A Misunderstood Heroine – Book Review: Emma by Jane Austen

Format:  Paperback

Published:  1816

Pages: 432 pages

Genre:  Fiction & Literature, Classics, Romance

 

 

 

I am going to take a heroine whom no one but myself will much like”

–Jane Austen

That quote cannot be any truer, especially when talking about a character like Emma Woodhouse. Emma is definitely unlike Austen other heroines. And it is no surprise that a lot of people are not to fond of the novel due to Emma’s personality. But in spite of Emma’s many, many flaws, Emma is still one of my favorite novels. 

Emma Woodhouse, handsome, clever, and rich, with a comfortable home and happy disposition, seemed to unite some of the best blessings of existence; and had lived nearly twenty-one years in the world with very little to distress or vex her.”

If Emma Woodhouse lived in the 21st century, she would be that one girl in your high school class that everyone hated. And I don’t blame you, I mean, take a look at Emma: a naive, claimed know-it-all, closed-off young woman who really has little or no knowledge of the outside world. She manipulates

Emma Woodhouse (Romola Garai) BBC 2009
Emma Woodhouse (Romola Garai) BBC 2009

and constantly interferes in other people’s lives not for their benefits but only to make herself feel good. Her superior attitude doesn’t help matters, especially when preventing marriages taking place and causes her to be rude towards others. With these traits, you’ll have a hard time believing anyone enjoying this Austen classic.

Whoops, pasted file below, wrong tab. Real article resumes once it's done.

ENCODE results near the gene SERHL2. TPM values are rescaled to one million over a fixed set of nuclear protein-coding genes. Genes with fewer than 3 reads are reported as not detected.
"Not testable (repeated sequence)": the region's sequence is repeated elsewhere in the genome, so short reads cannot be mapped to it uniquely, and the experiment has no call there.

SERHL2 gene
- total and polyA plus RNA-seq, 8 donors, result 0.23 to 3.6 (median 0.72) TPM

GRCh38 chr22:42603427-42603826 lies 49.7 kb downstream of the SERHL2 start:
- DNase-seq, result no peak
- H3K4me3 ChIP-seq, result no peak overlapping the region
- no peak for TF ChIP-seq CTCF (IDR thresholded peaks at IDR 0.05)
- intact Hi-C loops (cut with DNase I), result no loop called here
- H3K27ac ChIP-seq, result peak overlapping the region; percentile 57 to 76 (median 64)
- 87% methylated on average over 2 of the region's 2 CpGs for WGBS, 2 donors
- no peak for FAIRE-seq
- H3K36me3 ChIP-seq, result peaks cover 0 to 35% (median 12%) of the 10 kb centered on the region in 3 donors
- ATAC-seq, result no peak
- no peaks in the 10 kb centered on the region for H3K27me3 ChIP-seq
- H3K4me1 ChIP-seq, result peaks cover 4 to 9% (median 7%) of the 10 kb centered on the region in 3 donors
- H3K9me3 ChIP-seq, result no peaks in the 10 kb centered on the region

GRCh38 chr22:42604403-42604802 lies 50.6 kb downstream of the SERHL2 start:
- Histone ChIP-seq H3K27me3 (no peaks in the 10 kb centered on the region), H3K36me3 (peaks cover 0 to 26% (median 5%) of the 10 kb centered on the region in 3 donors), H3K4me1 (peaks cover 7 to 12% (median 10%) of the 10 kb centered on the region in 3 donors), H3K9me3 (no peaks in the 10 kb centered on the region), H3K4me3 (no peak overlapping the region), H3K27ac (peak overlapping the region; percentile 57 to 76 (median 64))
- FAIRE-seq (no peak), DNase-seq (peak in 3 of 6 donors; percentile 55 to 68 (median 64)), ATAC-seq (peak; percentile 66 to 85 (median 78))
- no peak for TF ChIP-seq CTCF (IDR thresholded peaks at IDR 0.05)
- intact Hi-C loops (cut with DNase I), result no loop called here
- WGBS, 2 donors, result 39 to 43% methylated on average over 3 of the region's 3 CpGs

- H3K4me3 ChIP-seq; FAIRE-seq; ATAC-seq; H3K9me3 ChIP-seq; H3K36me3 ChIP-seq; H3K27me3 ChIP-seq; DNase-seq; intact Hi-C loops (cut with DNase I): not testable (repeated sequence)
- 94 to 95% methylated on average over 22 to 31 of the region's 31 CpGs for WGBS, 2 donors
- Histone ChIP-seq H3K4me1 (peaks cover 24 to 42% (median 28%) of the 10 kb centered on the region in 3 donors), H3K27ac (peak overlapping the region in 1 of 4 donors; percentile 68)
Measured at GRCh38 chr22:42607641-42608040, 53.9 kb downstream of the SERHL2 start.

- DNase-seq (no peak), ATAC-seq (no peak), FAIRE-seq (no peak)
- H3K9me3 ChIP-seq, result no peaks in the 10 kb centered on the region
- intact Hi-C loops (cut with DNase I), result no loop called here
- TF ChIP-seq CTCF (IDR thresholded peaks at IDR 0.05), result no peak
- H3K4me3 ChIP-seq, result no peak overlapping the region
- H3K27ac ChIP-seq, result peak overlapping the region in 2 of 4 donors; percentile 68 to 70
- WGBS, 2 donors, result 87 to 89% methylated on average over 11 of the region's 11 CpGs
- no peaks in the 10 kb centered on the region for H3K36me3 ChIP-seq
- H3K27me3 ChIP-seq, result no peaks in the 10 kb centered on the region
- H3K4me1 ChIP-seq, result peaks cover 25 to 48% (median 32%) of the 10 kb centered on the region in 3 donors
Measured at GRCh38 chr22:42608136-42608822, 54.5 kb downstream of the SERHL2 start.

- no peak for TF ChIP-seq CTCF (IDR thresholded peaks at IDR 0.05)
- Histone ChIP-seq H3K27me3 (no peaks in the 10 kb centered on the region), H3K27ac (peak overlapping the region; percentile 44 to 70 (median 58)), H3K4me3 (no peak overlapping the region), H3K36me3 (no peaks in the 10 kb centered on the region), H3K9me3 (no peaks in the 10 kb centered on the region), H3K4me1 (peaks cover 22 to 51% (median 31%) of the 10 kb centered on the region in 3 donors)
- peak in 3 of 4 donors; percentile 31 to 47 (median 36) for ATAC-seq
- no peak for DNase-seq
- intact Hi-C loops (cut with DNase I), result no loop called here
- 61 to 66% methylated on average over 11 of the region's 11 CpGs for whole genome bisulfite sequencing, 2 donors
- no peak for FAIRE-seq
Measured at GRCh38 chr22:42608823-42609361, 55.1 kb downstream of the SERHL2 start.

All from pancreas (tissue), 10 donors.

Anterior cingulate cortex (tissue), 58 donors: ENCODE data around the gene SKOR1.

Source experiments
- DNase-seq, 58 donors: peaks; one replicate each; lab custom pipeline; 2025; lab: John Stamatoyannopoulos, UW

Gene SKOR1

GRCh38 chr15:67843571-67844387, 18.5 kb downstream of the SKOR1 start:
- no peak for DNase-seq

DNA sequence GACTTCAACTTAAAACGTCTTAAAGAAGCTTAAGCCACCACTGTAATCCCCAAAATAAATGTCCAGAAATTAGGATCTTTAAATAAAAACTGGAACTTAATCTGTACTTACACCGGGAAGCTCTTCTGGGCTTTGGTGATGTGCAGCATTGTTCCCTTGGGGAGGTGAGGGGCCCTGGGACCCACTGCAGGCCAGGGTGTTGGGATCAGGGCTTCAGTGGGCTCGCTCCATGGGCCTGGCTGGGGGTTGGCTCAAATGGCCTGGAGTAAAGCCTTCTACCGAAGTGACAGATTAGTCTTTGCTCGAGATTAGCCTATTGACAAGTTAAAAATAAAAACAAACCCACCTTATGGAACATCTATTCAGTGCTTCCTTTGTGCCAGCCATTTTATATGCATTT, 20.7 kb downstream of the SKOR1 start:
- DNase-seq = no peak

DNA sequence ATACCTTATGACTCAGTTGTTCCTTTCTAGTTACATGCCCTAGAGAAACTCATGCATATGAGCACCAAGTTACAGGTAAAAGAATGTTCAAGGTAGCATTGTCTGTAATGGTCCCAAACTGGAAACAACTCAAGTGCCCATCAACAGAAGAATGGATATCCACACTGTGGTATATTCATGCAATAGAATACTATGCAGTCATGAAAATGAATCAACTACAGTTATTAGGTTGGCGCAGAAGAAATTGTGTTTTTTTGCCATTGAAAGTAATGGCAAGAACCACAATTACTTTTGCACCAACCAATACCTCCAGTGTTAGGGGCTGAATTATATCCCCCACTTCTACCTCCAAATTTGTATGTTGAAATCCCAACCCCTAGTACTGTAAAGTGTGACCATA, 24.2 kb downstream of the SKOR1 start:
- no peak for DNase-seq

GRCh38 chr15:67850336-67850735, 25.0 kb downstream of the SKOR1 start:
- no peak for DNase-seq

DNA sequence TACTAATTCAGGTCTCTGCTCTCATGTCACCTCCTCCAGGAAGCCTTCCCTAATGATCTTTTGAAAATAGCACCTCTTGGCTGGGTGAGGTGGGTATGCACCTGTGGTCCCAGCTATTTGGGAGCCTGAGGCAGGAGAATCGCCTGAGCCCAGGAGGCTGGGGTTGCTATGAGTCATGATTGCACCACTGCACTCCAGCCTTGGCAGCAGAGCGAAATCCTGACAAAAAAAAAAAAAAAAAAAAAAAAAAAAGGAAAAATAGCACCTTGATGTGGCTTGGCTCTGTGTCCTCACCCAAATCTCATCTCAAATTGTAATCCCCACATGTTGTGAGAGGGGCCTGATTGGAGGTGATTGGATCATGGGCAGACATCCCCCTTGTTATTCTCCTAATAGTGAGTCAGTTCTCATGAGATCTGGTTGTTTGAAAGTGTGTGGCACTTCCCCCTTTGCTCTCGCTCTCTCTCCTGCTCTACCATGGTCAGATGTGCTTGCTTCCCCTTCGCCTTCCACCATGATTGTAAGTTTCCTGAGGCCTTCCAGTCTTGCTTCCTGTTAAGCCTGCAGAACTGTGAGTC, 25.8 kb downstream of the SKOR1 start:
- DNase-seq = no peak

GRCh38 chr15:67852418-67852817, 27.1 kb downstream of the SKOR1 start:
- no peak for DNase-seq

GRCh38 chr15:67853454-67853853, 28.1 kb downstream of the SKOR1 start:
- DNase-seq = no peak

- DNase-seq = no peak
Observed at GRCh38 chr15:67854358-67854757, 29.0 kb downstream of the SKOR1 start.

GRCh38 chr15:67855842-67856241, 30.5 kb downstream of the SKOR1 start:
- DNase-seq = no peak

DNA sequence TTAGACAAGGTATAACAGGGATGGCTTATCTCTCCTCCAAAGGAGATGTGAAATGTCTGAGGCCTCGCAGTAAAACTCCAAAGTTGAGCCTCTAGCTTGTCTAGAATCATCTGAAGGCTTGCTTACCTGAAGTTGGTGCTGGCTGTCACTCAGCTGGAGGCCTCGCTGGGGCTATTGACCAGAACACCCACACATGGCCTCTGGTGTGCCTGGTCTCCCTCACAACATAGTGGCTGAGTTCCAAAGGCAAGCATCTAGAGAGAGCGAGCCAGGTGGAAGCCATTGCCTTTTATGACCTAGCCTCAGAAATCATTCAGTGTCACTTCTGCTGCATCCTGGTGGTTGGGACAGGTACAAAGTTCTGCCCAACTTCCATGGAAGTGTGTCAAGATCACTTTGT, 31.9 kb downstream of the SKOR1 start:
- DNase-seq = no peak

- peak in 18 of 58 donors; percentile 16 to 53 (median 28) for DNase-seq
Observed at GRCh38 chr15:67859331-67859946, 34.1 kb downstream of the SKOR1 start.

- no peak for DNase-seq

But I do. You see, Emma is not like Austen’s other heroines. For some of her heroines, you can’t tell what their flaws unless they point it out themselves. I wasn’t quick to judge Elizabeth for her reasons of being  prejudiced towards Mr. Darcy until his relationship with Mr. Wickham is revealed. With Emma, Austen shows all of her flaws outright. Instead of you, the reader, finding out everything along with the heroine, here you are just waiting for Emma to finally catch on and grow up. And I think that’s why Emma has a more personal connection, especially with young woman. Because we all were like Emma, one way or another, thinking that the world is our oyster and we know everything about it. But like Emma, we have to make mistakes along the way just to find our place and learn more about ourselves.

So Emma may not be witty as Elizabeth Bennet or shy and timid as unappreciated Fanny Price, but she does care and have compassion for others. Even through her misguided actions, there is a heart there and ironically her schemes are her way of showing it.

I will definitely be rereading this again and for those who dislike Emma because of the main character, I suggest to reread it again because, like me, you might find whole different side to Emma.

Overall rating: 5 out of 5 stars.

 

5 thoughts on “A Misunderstood Heroine – Book Review: Emma by Jane Austen

  1. I’ve never met an Austen book I didn’t like. And, while Lizzie B. is still my favorite, my second fave is Anne in Persuasion (the oldest, most mature of Austen’s heroines) and Emma, my third. She’s got spunk. True, she’s a bit of a brat, but she’s sensitive enough to change

    Liked by 1 person

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